In addition to showcasing the use of light in Islamic art and science, Nur demonstrates how Spain has bridged the Islamic world and Europe, serving as an entry point for Islamic discoveries in fields such as medicine, geometry, and astronomy, as well as specific inventions such as the luster technique.

“For centuries, Spain has served as a bridge between Islamic and Western civilizations. The Focus-Abengoa Foundation’s organization of this traveling exhibition continues this tradition by allowing visitors to Seville and Dallas to discover new themes and see works from throughout the Islamic world, some of which have never been exhibited before,” said Dr. Sabiha Al Khemir. “The eleven centuries and fourteen countries represented in Nur demonstrate not only the tradition of skill and craftsmanship across the Islamic world, but also the sheer beauty that Islamic culture has produced and Islamic civilization’s contribution to humanity’s pool of knowledge. The exhibition therefore provides a unique opportunity to encounter Islamic culture in its artistic and scientific manifestations, inviting reflection on the subject within the framework of light”, concludes the exhibition’s scientific director and curator.

The exhibition begins with a selection of objects that visually express the idea of light in their design, including a bowl from late 13th century Iran and a ceremonial shield from 17th century India or Persia, both of which feature suns at their centers emanating stylized rays of light.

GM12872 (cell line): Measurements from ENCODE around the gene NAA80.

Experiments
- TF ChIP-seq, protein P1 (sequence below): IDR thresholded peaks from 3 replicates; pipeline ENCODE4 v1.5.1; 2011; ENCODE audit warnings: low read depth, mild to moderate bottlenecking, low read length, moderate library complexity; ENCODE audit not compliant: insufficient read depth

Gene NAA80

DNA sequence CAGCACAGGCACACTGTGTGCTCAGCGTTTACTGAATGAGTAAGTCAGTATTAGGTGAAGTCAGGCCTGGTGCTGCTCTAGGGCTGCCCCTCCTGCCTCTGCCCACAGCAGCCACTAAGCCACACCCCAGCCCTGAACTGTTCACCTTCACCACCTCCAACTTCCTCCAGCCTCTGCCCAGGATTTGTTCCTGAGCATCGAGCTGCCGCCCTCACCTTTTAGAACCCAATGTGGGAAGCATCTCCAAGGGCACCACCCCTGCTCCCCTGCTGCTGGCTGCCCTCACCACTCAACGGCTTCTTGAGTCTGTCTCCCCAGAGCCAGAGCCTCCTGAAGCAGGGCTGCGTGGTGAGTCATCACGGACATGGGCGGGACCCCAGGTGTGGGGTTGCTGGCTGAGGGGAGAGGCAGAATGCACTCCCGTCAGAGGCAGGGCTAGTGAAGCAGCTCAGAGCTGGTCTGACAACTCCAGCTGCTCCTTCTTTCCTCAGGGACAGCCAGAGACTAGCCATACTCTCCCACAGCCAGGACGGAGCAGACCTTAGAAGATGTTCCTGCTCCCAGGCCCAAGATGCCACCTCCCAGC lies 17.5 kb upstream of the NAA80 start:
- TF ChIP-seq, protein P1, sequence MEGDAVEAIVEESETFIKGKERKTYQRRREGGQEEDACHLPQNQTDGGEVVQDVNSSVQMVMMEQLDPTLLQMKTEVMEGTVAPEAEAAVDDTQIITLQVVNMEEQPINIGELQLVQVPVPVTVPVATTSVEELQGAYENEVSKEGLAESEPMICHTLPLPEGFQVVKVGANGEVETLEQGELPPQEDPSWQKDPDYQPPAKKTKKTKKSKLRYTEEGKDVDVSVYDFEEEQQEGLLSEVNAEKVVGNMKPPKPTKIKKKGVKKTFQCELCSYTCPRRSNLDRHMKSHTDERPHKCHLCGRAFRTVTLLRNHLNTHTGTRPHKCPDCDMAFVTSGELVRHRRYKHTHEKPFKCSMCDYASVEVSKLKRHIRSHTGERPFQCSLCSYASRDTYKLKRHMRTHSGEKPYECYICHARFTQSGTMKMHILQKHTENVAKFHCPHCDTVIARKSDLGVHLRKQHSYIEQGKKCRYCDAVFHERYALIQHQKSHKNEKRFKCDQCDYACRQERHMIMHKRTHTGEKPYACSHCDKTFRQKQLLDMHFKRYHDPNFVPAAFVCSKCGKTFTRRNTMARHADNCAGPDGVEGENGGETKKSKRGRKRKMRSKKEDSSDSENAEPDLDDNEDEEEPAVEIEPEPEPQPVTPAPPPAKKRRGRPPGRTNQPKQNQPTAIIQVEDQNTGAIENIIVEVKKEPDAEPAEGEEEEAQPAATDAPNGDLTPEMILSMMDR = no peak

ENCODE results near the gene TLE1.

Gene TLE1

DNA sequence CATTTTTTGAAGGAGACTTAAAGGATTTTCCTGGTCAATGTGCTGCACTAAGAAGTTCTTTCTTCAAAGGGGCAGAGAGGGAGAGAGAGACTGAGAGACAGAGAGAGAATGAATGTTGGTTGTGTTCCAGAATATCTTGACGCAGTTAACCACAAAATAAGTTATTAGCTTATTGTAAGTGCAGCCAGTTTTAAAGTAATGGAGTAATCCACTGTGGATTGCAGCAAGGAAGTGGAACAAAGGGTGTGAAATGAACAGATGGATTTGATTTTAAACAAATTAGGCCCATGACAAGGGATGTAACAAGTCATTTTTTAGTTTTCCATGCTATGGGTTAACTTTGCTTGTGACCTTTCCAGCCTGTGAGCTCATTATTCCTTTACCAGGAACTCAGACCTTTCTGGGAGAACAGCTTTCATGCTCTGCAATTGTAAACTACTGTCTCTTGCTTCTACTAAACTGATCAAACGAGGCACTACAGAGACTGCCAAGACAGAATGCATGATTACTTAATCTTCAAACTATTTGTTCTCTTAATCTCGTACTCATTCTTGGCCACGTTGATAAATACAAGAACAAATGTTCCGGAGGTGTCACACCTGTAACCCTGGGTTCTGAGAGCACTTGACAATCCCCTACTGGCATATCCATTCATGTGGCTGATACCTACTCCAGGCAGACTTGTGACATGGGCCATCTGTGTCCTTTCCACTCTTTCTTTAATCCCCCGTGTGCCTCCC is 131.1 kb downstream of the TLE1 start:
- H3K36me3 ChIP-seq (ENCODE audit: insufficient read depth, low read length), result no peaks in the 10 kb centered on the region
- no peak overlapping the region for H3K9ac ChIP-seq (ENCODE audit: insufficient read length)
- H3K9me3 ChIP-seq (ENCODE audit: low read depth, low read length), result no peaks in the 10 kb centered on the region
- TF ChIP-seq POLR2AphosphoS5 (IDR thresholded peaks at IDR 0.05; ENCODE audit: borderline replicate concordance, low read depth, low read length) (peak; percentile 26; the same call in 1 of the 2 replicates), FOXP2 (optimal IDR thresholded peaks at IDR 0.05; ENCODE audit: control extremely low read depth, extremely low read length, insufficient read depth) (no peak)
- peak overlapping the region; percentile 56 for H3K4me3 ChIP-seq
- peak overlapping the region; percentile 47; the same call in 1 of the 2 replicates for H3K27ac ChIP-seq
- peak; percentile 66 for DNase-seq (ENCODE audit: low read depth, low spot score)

It also explores the idea of light as a shared metaphor, with pieces representing Muslim, Christian, and Jewish cultures. Screens throughout the exhibition present the rich details of the objects on view, highlighting the visual language and vocabulary of Islamic art and its multi-layered nature, with ornate flourishes and calligraphic writing. The screens also bring to the fore the synthesis of the exhibition’s themes, adding to the didactic dimension.

The exhibition includes artworks and scientific objects from institutional and private collections, including a significant number of objects from Spanish collections that will travel to the United States for the first time for the Dallas Museum of Art’s presentation of Nur. Exhibition highlights include:

  • A series of 11th century crystal chess pieces from Ourense’s cathedral museum, Spain, which have never before left the cathedral;
  • 19th century anatomical illustrations from Iran, which have never before been exhibited to the public;
  • Pieces from the 13th century renowned Jazira, Mosul, and Khorasan schools of metalwork, inlaid with gold and silver;
  • Four pages, displayed together for the first time, from the “Blue Koran” of 9th-10th century Tunisia, the only existing Koran manuscript on blue parchment;
  • A 19th century work on paper, two meters long, from Iran, representing the twelve signs of the Zodiac, which has never before been exhibited;